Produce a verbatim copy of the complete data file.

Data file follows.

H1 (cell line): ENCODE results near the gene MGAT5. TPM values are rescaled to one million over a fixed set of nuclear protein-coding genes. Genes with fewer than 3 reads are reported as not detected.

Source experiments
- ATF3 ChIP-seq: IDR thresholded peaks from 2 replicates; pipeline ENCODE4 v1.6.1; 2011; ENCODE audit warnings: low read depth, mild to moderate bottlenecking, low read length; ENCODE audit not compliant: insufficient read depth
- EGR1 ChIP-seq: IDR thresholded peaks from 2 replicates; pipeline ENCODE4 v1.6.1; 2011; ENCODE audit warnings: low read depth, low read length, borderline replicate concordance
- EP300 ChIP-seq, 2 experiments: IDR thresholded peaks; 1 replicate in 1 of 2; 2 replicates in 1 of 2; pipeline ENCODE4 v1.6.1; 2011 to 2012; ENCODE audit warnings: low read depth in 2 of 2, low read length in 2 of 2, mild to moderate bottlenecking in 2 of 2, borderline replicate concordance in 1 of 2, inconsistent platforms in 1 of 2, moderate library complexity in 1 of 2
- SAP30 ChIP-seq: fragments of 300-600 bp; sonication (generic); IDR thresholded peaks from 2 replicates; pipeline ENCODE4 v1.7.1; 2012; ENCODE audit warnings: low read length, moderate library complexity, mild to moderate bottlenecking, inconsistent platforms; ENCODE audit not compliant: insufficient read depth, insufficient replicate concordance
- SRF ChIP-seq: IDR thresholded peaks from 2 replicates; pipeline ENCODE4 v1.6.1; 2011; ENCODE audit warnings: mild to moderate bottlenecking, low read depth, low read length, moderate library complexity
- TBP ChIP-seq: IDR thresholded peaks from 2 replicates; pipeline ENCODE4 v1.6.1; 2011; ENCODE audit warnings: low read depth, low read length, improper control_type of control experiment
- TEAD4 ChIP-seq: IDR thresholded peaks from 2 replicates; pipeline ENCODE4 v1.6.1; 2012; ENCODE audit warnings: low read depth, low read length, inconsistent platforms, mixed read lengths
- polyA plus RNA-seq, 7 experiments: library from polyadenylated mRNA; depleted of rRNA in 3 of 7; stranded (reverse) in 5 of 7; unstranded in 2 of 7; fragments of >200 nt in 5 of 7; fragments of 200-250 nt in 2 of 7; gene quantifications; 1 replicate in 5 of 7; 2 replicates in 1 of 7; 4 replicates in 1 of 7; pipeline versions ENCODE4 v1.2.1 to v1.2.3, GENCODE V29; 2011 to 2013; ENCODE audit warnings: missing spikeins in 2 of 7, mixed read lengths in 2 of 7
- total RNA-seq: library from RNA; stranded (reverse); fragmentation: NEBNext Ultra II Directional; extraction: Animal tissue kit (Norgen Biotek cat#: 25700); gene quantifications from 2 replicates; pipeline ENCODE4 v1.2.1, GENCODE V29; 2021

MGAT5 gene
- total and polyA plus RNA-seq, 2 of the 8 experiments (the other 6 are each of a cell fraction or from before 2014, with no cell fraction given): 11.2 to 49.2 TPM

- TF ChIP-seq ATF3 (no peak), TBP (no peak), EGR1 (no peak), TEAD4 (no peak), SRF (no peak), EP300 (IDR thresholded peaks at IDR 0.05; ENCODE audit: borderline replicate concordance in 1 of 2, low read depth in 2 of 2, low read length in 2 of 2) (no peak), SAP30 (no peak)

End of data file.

H1 (cell line): ENCODE results near the gene MGAT5. TPM values are rescaled to one million over a fixed set of nuclear protein-coding genes. Genes with fewer than 3 reads are reported as not detected.

Source experiments
- ATF3 ChIP-seq: IDR thresholded peaks from 2 replicates; pipeline ENCODE4 v1.6.1; 2011; ENCODE audit warnings: low read depth, mild to moderate bottlenecking, low read length; ENCODE audit not compliant: insufficient read depth
- EGR1 ChIP-seq: IDR thresholded peaks from 2 replicates; pipeline ENCODE4 v1.6.1; 2011; ENCODE audit warnings: low read depth, low read length, borderline replicate concordance
- EP300 ChIP-seq, 2 experiments: IDR thresholded peaks; 1 replicate in 1 of 2; 2 replicates in 1 of 2; pipeline ENCODE4 v1.6.1; 2011 to 2012; ENCODE audit warnings: low read depth in 2 of 2, low read length in 2 of 2, mild to moderate bottlenecking in 2 of 2, borderline replicate concordance in 1 of 2, inconsistent platforms in 1 of 2, moderate library complexity in 1 of 2
- SAP30 ChIP-seq: fragments of 300-600 bp; sonication (generic); IDR thresholded peaks from 2 replicates; pipeline ENCODE4 v1.7.1; 2012; ENCODE audit warnings: low read length, moderate library complexity, mild to moderate bottlenecking, inconsistent platforms; ENCODE audit not compliant: insufficient read depth, insufficient replicate concordance
- SRF ChIP-seq: IDR thresholded peaks from 2 replicates; pipeline ENCODE4 v1.6.1; 2011; ENCODE audit warnings: mild to moderate bottlenecking, low read depth, low read length, moderate library complexity
- TBP ChIP-seq: IDR thresholded peaks from 2 replicates; pipeline ENCODE4 v1.6.1; 2011; ENCODE audit warnings: low read depth, low read length, improper control_type of control experiment
- TEAD4 ChIP-seq: IDR thresholded peaks from 2 replicates; pipeline ENCODE4 v1.6.1; 2012; ENCODE audit warnings: low read depth, low read length, inconsistent platforms, mixed read lengths
- polyA plus RNA-seq, 7 experiments: library from polyadenylated mRNA; depleted of rRNA in 3 of 7; stranded (reverse) in 5 of 7; unstranded in 2 of 7; fragments of >200 nt in 5 of 7; fragments of 200-250 nt in 2 of 7; gene quantifications; 1 replicate in 5 of 7; 2 replicates in 1 of 7; 4 replicates in 1 of 7; pipeline versions ENCODE4 v1.2.1 to v1.2.3, GENCODE V29; 2011 to 2013; ENCODE audit warnings: missing spikeins in 2 of 7, mixed read lengths in 2 of 7
- total RNA-seq: library from RNA; stranded (reverse); fragmentation: NEBNext Ultra II Directional; extraction: Animal tissue kit (Norgen Biotek cat#: 25700); gene quantifications from 2 replicates; pipeline ENCODE4 v1.2.1, GENCODE V29; 2021

MGAT5 gene
- total and polyA plus RNA-seq, 2 of the 8 experiments (the other 6 are each of a cell fraction or from before 2014, with no cell fraction given): 11.2 to 49.2 TPM

- TF ChIP-seq ATF3 (no peak), TBP (no peak), EGR1 (no peak), TEAD4 (no peak), SRF (no peak), EP300 (IDR thresholded peaks at IDR 0.05; ENCODE audit: borderline replicate concordance in 1 of 2, low read depth in 2 of 2, low read length in 2 of 2) (no peak), SAP30 (no peak)